Current activities within the Arena
Learning Gaussian process models
Gaussian processes are flexible models that can be used to predict a wide range of real-world processes, from the spatial distribution of electromagnetic fields to the temporal variation of carbon dioxide levels. Such models are specified by a mean and covariance structure, which depend on the application, and learned from data. Importantly, Gaussian process models also provide a measure of uncertainty of the resulting predictions.
Machine learning in the study of the first galaxies
In a collaboration between CIM and astronomers at the Department of Physics and Astronomy, machine learning takes the stage as a powerful tool in the interpretation of data on the first generations of galaxies.
A machine-learning approach to measuring the escape of ionizing radiation from galaxies in the reionization epoch
Contact: Kristiaan Pelckmans, Erik Zackrisson (UU/Astro), Christian Binggeli (UU/Astro), Ruben Cubo.
Learning nonlinear dynamical systems using Sequential Monte Carlo
Sequential Monte Carlo (SMC) methods allows us to approximate a sequence of probability distributions defined on a sequence of spaces of increasing dimension. One important case where this is highly useful is then it comes to the problem of learning the states and parameters in a nonlinear dynamical system. This is the classic application of SMC and it is often referred to as the particle filter in this setting. For this problem we develop new methods, associated analysis and importantly we also work with relevant real world industrial applications.
Sequential Monte Carlo methods for system identification
Particle Gibbs with Ancestor Sampling
Linking social behavior to the brain
Which part of the brain is related to social behavior? This project blends experimental results based on behavior of groups of guppies (Poecilia Reticulata) with advanced neuroimaging techniques for answering this question.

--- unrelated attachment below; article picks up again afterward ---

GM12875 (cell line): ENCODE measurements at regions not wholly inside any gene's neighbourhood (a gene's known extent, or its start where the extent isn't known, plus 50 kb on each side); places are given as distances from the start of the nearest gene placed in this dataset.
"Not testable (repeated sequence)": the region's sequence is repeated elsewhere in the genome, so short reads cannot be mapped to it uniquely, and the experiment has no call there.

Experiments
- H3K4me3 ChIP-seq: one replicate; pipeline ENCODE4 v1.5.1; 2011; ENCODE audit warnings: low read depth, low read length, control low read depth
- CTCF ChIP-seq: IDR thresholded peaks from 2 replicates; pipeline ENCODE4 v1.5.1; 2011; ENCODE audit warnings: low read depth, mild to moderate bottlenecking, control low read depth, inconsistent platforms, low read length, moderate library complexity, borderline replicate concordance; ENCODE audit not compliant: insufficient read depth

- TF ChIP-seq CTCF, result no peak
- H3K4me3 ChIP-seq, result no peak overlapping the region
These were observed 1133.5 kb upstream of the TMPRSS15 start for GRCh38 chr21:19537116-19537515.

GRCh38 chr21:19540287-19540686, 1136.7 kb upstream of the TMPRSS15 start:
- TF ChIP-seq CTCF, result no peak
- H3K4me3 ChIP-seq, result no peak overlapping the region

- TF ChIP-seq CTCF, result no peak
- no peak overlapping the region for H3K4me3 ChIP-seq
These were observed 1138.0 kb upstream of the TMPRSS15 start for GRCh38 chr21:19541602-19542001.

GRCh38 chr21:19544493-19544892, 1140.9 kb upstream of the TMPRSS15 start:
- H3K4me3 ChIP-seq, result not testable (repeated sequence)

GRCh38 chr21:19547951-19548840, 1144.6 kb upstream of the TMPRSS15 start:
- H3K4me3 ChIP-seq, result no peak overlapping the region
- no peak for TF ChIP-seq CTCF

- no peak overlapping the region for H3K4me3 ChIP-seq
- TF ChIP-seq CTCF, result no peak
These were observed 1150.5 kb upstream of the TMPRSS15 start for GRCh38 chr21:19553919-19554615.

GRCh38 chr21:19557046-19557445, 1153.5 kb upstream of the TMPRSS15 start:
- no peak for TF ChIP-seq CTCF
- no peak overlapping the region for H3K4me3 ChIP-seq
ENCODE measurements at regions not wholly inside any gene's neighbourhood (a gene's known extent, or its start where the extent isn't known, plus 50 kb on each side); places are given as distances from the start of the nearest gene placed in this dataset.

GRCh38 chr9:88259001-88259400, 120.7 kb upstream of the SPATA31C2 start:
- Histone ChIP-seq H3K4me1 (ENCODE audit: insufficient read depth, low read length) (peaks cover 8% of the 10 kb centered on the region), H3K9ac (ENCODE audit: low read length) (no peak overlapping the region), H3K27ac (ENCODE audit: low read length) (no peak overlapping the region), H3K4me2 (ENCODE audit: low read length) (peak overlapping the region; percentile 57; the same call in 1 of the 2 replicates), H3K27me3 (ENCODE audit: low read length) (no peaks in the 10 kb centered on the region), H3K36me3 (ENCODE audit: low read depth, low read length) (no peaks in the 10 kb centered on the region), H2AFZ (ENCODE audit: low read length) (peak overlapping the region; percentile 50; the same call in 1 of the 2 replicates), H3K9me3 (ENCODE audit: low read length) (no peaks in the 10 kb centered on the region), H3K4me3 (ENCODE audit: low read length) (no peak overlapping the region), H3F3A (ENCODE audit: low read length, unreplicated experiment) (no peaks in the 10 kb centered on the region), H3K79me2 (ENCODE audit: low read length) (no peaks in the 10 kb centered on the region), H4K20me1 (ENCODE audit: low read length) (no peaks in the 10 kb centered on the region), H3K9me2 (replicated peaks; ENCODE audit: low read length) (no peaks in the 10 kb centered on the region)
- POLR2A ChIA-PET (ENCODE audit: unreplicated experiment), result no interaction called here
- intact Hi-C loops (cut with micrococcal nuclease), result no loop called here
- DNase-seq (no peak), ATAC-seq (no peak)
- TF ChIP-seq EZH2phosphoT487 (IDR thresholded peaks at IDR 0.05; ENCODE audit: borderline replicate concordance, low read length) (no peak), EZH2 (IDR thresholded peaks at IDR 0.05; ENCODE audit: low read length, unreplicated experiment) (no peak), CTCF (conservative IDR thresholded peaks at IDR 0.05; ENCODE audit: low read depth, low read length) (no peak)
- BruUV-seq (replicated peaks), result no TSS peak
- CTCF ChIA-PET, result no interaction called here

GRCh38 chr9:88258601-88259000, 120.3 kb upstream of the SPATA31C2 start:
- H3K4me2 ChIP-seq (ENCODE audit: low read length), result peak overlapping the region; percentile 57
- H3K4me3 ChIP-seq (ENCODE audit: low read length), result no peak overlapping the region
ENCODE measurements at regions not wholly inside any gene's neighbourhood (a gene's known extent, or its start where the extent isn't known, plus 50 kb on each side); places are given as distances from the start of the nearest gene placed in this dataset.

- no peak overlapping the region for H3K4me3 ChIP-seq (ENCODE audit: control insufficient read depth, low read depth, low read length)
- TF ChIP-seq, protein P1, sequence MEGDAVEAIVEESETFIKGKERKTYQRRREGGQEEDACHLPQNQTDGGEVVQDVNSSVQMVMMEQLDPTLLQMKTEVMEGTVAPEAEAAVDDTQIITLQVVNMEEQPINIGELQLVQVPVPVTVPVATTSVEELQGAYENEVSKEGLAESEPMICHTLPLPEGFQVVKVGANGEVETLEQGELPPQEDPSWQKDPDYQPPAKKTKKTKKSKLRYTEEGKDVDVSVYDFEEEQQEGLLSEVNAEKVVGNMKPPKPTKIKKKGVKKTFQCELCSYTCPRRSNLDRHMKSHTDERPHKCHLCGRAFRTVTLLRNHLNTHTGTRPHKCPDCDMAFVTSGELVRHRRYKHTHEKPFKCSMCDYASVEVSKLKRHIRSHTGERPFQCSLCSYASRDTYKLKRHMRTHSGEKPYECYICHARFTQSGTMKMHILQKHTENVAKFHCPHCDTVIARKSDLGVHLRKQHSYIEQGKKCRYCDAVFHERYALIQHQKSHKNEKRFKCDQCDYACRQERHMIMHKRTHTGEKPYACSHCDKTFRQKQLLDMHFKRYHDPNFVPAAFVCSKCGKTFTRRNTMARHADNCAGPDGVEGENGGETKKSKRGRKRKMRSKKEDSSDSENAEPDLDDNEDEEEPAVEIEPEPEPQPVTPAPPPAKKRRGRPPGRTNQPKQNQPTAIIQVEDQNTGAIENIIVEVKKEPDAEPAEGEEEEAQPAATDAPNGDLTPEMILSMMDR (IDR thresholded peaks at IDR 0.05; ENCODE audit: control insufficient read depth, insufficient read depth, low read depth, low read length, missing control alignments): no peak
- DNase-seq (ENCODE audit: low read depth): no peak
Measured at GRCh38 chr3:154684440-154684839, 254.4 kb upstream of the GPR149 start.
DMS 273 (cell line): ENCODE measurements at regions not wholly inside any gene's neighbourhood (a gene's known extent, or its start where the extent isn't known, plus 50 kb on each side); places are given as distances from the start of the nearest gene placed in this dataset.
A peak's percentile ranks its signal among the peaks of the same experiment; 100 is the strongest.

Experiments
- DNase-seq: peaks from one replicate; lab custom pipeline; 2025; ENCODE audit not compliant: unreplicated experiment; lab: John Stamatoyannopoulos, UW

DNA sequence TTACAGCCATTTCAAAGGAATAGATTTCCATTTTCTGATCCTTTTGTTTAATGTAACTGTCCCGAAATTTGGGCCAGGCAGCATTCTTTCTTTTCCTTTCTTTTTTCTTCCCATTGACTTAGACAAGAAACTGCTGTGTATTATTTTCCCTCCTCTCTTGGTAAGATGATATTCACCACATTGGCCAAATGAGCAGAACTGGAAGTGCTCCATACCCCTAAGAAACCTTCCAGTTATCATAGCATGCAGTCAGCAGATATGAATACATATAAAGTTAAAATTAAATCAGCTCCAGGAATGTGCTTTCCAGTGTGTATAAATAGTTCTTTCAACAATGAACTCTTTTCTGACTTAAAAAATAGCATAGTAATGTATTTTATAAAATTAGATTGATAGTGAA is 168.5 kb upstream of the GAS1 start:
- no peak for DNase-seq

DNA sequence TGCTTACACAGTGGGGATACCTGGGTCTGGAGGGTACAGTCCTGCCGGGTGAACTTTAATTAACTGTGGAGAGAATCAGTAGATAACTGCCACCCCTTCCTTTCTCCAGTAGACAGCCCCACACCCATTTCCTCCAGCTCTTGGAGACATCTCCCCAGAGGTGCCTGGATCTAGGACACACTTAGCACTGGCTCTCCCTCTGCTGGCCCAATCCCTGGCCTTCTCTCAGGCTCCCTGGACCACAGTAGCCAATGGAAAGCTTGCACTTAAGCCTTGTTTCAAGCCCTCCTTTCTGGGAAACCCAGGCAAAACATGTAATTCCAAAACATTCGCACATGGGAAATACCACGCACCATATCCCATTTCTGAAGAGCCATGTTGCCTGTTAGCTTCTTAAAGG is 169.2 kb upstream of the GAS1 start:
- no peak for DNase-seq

Contact: Kristiaan Pelckmans, David Sumpter (UU/Math), Niclas Kolm (SU/Bio), Hongli Zeng (UU/Math), Alex Sorokovsky (UU/Math).
Feature-Augmented Deep Neural Networks for Segmentation of Cells
We use a fully convolutional neural network for microscopy cell image segmentation. Rather than designing the network from scratch, we modify an existing network to suit our dataset. We demonstrate improved cell segmentation, modality transfer learning and the ability to segment irregularly shaped cells. The method is demonstrated on datasets consisting of phase contrast, fluorescent and bright-field images.
Deep neural network architecture for E. Coli cell segmentation
Network science and engineering
Networks are models to describe systems of interconnected entities, such as individuals and their social relations, airports and their connections, or proteins and their interactions. At the Uppsala University InfoLab we work on the analysis of networks, specializing in social and online information networks. We apply existing machine learning methods to study networks as a service for researchers and companies, and we develop new methods for complex network data with various types of attributes. Our research results include algorithms for dimensionality reduction, cluster analysis and positional analysis.
Contact: Matteo Magnani
Inference in graphical models using Sequential Monte Carlo methods
Performing inference in a general graphical model involves for example finding the joint distribution of the latent variables, finding unknown parameters in the model and computing the so-called partitioning function (the normalization constant). The latter object is of interest for example in information theoretical problems of channel capacity computations and in statistical mechanics when it comes to computing the free energy of a system. These inference problems are hard in the sense that there are no closed form expressions (except for in simple special cases). We work on deriving new computational solutions based on Sequential Monte Carlo (SMC) and the associated analysis.
Deep Learning–Based Classification of Zebrafish Deformation for High-Throughput Screening
Zebrafish is an important vertebrate model organism in biomedical research, especially suitable for morphological screening due to its transparent body during early development. Here we demonstrate the potential of a deep learning approach for accurate high-throughput classification of whole-body zebrafish deformations in multifish microwell plates. The input is raw image data, obviating the need of expert knowledge for feature design or optimization of the segmentation parameters.
Deformation probability for the raw input images, images with the tails of the fish alone and images with the heads of the fish alone for the treated and untreated fish samples.